J Cancer 2018; 9(7):1267-1276. doi:10.7150/jca.24013

Research Paper

Increased AURKA Gene Copy Number Correlates with Poor Prognosis and Predicts the Efficacy of High-dose Interferon Therapy in Acral Melanoma

Junya Yan*, Jiayi Yu*, Xiaowen Wu, Tianxiao Xu, Huan Yu, Jie Dai, Meng Ma, Huan Tang, Longwen Xu, Zhihong Chi, Lu Si, Xinan Sheng, Chuanliang Cui, Yan Kong Corresponding address, Jun Guo Corresponding address

Key laboratory of Carcinogenesis and Translational Research (Ministry of Education/Beijing), Department of Renal cancer and Melanoma, Peking University Cancer Hospital & Institute, Beijing, China.
* contributed equally to this work.

This is an open access article distributed under the terms of the Creative Commons Attribution (CC BY-NC) license (https://creativecommons.org/licenses/by-nc/4.0/). See http://ivyspring.com/terms for full terms and conditions.
How to cite this article:
Yan J, Yu J, Wu X, Xu T, Yu H, Dai J, Ma M, Tang H, Xu L, Chi Z, Si L, Sheng X, Cui C, Kong Y, Guo J. Increased AURKA Gene Copy Number Correlates with Poor Prognosis and Predicts the Efficacy of High-dose Interferon Therapy in Acral Melanoma. J Cancer 2018; 9(7):1267-1276. doi:10.7150/jca.24013. Available from http://www.jcancer.org/v09p1267.htm

Abstract

Background: AURKA kinase is an essential serine/threonine kinase for mitosis and chromosome stability. The aberrant amplification and overexpression of AURKA are commonly observed in various types of cancer, including cutaneous melanoma. However, the status and the clinical significance of AURKA copy number (CN) in acral melanoma (AM) have not been fully elucidated.

Methods: Four hundred and seventy-two AM samples were included in the study. AURKA CN was examined using the QuantiGenePlex DNA Assay. We analysed the relationship of AURKA CN to clinicopathological characteristics and survival of patients with AM.

Results: In this study, AURKA copy gain (set as more than 2.0 copies) was detected in 24.6% (116/472) of the samples. We did not observe any obvious correlation between clinicopathological characteristics and AURKA copy gain of the patients. However, patients with AURKA copy gain had a significantly shorter overall survival time (OS) and progression-free survival time (PFS) than those with normal AURKA CN (OS: P = 0.022; PFS: P < 0.001). Furthermore, multivariate Cox regression analysis showed that AURKA copy gain was an independent poor prognostic factor for patients with AM undergoing adjuvant interferon therapy.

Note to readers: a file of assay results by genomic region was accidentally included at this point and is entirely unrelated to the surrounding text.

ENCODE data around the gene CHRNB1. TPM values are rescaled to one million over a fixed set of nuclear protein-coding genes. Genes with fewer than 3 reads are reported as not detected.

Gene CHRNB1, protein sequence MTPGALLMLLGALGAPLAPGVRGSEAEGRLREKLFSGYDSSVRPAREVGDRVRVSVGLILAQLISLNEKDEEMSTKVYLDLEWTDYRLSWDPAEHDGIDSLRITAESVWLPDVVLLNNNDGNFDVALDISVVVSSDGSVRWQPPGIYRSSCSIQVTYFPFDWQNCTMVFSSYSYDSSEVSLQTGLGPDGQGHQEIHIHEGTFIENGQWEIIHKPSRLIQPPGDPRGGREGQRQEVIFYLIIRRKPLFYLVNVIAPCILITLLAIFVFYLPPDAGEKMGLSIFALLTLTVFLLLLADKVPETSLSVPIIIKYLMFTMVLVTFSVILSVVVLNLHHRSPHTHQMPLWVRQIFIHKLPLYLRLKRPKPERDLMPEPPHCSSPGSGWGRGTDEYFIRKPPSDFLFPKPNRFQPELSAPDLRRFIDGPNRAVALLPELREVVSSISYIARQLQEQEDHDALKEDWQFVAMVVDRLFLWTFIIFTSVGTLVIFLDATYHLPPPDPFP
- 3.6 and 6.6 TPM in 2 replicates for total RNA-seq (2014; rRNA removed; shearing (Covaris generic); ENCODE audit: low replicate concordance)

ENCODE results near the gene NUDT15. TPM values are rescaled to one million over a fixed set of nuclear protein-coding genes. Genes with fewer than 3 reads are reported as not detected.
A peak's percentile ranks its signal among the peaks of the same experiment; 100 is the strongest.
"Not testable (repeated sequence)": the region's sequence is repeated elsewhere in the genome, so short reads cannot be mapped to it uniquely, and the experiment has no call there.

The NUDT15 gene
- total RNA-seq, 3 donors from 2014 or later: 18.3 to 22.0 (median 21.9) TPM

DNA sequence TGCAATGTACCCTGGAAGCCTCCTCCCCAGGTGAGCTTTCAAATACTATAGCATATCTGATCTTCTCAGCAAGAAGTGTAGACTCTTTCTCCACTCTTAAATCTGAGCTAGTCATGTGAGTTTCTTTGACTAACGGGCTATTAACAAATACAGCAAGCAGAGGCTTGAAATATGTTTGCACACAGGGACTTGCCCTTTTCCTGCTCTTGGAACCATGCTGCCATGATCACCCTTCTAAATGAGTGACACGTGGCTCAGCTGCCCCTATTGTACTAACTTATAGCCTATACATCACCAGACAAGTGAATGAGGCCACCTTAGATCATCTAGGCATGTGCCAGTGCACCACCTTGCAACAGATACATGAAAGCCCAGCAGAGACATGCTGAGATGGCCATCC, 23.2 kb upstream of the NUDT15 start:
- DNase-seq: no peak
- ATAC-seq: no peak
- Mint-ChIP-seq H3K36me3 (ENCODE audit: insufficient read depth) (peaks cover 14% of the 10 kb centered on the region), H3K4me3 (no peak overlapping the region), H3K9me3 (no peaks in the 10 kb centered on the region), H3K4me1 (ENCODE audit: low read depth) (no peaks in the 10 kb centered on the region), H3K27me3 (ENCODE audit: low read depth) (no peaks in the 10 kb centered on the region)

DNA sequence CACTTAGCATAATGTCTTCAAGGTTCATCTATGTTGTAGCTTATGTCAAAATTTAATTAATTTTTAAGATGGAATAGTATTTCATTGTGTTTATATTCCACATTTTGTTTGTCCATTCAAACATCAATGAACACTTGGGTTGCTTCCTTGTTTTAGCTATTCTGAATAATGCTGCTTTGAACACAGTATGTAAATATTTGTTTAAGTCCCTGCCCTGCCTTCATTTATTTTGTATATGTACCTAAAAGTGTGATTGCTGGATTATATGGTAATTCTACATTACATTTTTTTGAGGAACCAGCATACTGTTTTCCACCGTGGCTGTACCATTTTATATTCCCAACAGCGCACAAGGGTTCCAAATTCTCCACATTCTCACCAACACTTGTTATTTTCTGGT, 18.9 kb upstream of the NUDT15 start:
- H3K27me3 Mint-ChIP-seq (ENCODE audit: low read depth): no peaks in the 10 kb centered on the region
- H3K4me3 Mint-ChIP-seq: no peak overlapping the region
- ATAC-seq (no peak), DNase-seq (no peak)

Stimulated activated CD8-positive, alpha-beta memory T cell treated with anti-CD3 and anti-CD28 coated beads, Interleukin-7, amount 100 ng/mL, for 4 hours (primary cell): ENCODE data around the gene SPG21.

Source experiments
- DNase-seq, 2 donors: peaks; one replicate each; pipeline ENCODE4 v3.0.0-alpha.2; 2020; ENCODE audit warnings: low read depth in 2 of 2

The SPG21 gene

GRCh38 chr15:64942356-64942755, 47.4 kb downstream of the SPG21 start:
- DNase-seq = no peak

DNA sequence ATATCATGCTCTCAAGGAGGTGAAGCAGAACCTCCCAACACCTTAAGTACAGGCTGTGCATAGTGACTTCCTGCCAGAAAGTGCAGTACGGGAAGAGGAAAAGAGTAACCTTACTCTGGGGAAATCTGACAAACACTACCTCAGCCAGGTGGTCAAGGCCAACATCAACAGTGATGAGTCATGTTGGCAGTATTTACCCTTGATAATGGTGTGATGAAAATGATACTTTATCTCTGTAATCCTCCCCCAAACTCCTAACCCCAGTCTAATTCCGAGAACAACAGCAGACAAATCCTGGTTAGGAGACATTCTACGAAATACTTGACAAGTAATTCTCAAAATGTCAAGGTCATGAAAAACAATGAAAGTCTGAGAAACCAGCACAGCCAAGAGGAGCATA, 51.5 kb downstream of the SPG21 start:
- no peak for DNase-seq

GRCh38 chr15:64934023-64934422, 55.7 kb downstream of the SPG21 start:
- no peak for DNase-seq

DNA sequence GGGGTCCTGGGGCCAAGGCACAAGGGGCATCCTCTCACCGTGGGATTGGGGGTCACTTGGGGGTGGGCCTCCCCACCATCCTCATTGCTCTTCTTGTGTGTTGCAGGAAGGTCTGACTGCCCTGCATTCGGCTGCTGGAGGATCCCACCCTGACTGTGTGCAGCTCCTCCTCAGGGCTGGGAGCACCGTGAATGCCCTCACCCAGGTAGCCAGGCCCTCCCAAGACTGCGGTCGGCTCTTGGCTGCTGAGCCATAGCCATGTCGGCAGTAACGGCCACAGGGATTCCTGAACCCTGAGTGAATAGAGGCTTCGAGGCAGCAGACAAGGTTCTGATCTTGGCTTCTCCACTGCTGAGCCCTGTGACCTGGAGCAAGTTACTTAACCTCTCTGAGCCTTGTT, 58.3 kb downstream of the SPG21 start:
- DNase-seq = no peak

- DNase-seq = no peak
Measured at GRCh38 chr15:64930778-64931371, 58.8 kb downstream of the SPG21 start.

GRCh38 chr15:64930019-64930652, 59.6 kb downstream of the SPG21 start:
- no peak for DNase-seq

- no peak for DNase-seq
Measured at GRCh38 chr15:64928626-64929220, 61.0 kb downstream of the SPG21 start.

Conclusions: This study suggested that AURKA copy gain is an adverse prognostic factor for AM. Furthermore, AURKA copy gain may be a useful biomarker to predict the outcome of interferon therapy in patients with AM.

Keywords: acral melanoma, AURKA copy number, interferon, prognosis

Introduction

Acral melanoma (AM) is a rare subtype of melanoma in Caucasians, which accounts for only 5% [1]. However, the proportion of AM is more than 50% in the Asian populations [2]. For patients in stage II/III of AM, surgical resection and high-dose interferon (HD-IFN) adjuvant treatment, are the main therapeutic regimens [3]. However, validated molecular biomarkers for predicting outcomes in patients with AM undergoing HD-IFN adjuvant therapy are lacking. For patients in stage IV of AM, standard chemotherapy (dacarbazine) cannot significantly improve overall survival (OS) [4]. Recently, individualized targeted therapy targeting BRAF and KIT mutations and anti-checkpoint immunotherapy have improved the clinical outcome of patients with metastatic AM [5-8]. However, the frequencies of BRAF and KIT mutations in Chinese patients with AM are 15.5% and 11.9% [9, 10], respectively, which leaves more than 70% patients without validated targeted therapy. Furthermore, anti-immune checkpoint drugs against PD-1/PD-L1 and CTLA-4 did not showed high overall response rate (ORR) because of lack of proper predictive biomarkers [11, 12]. Therefore, identification and characterization of molecular prognostic biomarkers and their application in combination with traditional treatment are urgently required.

AURKA (Aurora kinase A) belongs to the Aurora kinase family, and encodes an evolutionarily conserved serine/threonine kinase. During mitosis, AURKA is involved in centrosome maturation and separation, as well as bipolar spindle formation, ensuring that chromosomes are properly segregated and cytokinesis is smoothly executed. Therefore AURKA plays an essential role in cell cycle. Overexpression and aberrant amplification of AURKA have been observed in several types of cancers, such as cancers of the breast, colon, ovary, and cutaneous melanoma [13-16]. Recent studies have shown that AURKA amplification and overexpression are associated with poor prognosis in diverse cancers [17-19]. Considering this, a series AURKA kinase inhibitors (AKIs) have been applied both in vivo and in vitro. More importantly, certain AKIs have yielded positive results in clinical trials [20-22]. A phase II clinical trial using alisertib, an investigational AURKA inhibitor, in patients with multiple advanced solid tumors showed that nine of 49 (18%) women with breast cancer and ten of 48 (21%) participants with small-cell lung cancer demonstrated a partial response [20]. However, it remains to be determined whether patients with AURKA copy gain will respond better to AURKA inhibitors.